Features | Canada and the Coup

Four years after a Canadian-supported coup d’état deposed Haitian President Aristide, two journalists assess the damage

[Correction appended]

Canada’s involvement in Haiti is usually described as humanitarian. But according to Roger Annis, a trade union activist who has travelled twice to Haiti, the consequences of Canadian foreign policy aren’t all they’re chalked up to be. In an interview with photographer and journalist Darren Ell, he describes the impact of these policies.

Roger Annis is a member of Vancouver’s Stopwar.ca coalition and the Canada-Haiti Action Network. He was in Haiti in August, 2007.

Darren Ell: Could you share your impressions of Haiti from your last mission? And what is Canada’s role in the current situation?

Roger Annis: We saw what I would describe as an economic and social calamity. The words can’t be used strongly enough, and it’s certainly what Haitians themselves tell us.

Unemployment is maybe 70 to 80 per cent of the population. Half of Haiti’s children don’t go to school. Basic municipal services, like sewage and garbage disposal, aren’t available. Haiti’s health indicators put them at the poorest in the world, not just the poorest in the western hemisphere.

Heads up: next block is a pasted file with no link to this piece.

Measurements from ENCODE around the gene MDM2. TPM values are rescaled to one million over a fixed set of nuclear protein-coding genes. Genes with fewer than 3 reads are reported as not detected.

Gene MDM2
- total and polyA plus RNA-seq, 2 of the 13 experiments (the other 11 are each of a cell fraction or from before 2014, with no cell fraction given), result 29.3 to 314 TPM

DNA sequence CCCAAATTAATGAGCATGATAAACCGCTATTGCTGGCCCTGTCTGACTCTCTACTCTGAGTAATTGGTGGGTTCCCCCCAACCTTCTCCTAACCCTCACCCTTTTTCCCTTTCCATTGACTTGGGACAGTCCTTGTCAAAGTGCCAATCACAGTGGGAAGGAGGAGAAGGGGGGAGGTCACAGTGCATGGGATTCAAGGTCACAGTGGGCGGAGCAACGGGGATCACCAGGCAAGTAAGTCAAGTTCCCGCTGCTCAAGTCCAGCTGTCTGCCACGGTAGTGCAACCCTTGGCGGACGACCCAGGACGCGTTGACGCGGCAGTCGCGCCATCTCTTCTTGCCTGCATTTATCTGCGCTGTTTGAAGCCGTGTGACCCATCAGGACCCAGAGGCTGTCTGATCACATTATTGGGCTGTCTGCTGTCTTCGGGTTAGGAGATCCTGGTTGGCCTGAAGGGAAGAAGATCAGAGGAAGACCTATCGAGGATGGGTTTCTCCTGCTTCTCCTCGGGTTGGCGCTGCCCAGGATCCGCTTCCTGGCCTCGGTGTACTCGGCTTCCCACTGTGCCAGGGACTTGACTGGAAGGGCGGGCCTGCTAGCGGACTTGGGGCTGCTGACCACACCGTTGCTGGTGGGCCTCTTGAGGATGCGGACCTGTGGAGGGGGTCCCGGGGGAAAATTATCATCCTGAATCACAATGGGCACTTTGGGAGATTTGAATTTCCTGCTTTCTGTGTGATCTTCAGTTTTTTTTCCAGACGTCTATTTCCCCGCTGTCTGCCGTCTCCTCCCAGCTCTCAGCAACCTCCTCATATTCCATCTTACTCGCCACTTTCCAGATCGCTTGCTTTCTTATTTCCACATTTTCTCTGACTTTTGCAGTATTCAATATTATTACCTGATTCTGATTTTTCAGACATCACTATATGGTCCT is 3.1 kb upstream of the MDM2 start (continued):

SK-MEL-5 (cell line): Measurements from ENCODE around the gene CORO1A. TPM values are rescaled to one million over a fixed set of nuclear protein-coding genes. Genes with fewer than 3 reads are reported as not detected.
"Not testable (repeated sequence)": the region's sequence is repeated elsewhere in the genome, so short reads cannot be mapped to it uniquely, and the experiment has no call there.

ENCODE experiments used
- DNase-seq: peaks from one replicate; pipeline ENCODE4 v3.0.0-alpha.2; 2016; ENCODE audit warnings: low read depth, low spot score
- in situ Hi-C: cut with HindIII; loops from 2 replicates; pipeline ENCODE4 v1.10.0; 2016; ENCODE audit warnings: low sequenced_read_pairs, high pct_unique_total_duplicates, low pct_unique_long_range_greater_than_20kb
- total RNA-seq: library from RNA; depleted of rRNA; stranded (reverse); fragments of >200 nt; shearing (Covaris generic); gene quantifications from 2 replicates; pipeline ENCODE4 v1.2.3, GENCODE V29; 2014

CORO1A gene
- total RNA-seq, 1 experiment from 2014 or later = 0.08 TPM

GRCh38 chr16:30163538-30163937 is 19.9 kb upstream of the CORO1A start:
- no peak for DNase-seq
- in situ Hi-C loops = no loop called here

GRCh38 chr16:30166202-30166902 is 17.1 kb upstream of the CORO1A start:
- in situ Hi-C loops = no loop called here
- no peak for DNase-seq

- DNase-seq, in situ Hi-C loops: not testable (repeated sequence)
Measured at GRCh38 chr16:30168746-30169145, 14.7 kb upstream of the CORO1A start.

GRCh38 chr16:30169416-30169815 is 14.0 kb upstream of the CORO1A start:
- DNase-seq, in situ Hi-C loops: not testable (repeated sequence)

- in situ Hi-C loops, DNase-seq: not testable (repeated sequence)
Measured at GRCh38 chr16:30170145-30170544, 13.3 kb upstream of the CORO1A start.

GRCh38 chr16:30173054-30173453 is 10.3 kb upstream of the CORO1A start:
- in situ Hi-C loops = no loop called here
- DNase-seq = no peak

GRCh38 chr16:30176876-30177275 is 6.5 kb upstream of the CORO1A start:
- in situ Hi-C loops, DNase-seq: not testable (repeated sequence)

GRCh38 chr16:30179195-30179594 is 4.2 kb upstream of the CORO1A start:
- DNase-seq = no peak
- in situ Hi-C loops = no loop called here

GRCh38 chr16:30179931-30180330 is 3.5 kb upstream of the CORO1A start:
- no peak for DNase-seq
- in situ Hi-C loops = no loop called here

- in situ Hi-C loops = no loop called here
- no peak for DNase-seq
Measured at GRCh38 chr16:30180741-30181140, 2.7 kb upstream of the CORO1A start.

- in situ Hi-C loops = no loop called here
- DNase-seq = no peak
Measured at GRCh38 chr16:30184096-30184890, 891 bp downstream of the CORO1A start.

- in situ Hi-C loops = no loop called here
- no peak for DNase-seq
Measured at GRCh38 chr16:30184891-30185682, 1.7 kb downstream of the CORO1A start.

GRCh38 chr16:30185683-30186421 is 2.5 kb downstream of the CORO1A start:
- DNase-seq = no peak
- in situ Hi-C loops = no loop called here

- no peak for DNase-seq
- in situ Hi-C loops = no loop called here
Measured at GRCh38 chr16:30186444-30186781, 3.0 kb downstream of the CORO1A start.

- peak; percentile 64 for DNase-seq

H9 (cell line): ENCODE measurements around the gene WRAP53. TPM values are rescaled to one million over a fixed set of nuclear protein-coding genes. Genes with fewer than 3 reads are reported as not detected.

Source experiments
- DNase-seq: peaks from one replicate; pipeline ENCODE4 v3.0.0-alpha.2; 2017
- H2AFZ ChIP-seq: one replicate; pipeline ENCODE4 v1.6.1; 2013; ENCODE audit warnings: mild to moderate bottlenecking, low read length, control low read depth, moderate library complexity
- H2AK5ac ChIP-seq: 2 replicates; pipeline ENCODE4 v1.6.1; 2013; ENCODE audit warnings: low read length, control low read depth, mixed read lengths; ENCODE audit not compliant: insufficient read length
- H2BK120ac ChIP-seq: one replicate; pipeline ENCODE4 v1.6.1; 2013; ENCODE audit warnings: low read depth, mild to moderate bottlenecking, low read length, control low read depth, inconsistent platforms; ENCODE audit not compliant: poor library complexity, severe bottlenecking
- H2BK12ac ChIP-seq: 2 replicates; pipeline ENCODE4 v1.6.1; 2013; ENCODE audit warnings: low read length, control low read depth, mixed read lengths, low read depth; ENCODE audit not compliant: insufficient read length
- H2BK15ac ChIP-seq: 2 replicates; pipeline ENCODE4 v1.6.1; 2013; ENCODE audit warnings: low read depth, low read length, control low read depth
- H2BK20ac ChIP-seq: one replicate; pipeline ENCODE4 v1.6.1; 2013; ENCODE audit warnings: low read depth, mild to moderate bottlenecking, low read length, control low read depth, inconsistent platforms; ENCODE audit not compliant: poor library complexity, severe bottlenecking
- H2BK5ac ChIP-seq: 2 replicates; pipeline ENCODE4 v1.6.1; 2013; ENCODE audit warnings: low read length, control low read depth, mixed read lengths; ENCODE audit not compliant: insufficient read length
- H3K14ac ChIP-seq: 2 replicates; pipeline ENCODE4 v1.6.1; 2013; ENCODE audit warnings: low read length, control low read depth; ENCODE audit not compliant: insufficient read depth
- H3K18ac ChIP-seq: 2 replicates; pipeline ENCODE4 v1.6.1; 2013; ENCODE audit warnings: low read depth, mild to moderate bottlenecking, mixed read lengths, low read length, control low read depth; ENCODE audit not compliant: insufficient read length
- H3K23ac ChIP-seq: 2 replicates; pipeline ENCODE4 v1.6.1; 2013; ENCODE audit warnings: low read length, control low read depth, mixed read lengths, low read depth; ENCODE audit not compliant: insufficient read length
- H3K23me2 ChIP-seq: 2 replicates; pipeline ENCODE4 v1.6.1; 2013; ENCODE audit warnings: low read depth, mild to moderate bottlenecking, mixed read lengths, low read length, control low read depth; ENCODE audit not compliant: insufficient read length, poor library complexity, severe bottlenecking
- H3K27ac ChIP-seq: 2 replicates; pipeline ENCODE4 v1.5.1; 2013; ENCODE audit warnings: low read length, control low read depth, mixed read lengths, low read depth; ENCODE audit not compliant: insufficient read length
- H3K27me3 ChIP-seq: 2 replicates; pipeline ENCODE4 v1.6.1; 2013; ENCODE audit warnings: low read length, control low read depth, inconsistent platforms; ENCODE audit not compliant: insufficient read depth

[Haiti is] poor, and it remains poor, and if anything it’s getting worse. And much of this has to be traced, I think, back to the events of February 2004.

Haiti’s sovereign and elected government was overthrown in a coup d’état, which involved small numbers of heavily armed and financed right-wing Haitian paramilitaries, combined with the intervention of Canada, the United States, and France. Those three countries invaded Haiti on February 29, 2004, and accomplished what the [paramilitaries] couldn’t, which was the overthrow of the elected government.

Haiti’s entire system of government and social infrastructure was shattered. It wasn’t just the removal of the elected president, but the shattering of social infrastructure and a democratic government committed to social reform. Aristide’s government doubled the minimum wage, it was building housing for the poor, it was expanding school and healthcare facilities – under great duress and not at the pace they would have liked – but nonetheless these reforms were real. Aristide was turning the country outwards to the world – it was under his leadership earlier that Haiti recognized Cuba diplomatically for the first time.

All of that came to a halt in 2004. So I think the countries that were responsible for the overthrow of the government share a great burden of responsibility for the current calamity.

DE: Did you see evidence in your 2007 trip of lasting effect of the calamity of 2004?

RA: Yes. We were there three and half years after the coup – and it’s like time has stood still. Nothing has changed. There are no economic projects of any substance. We travelled on the main national and secondary highways, and they’re in a very bad state of disrepair.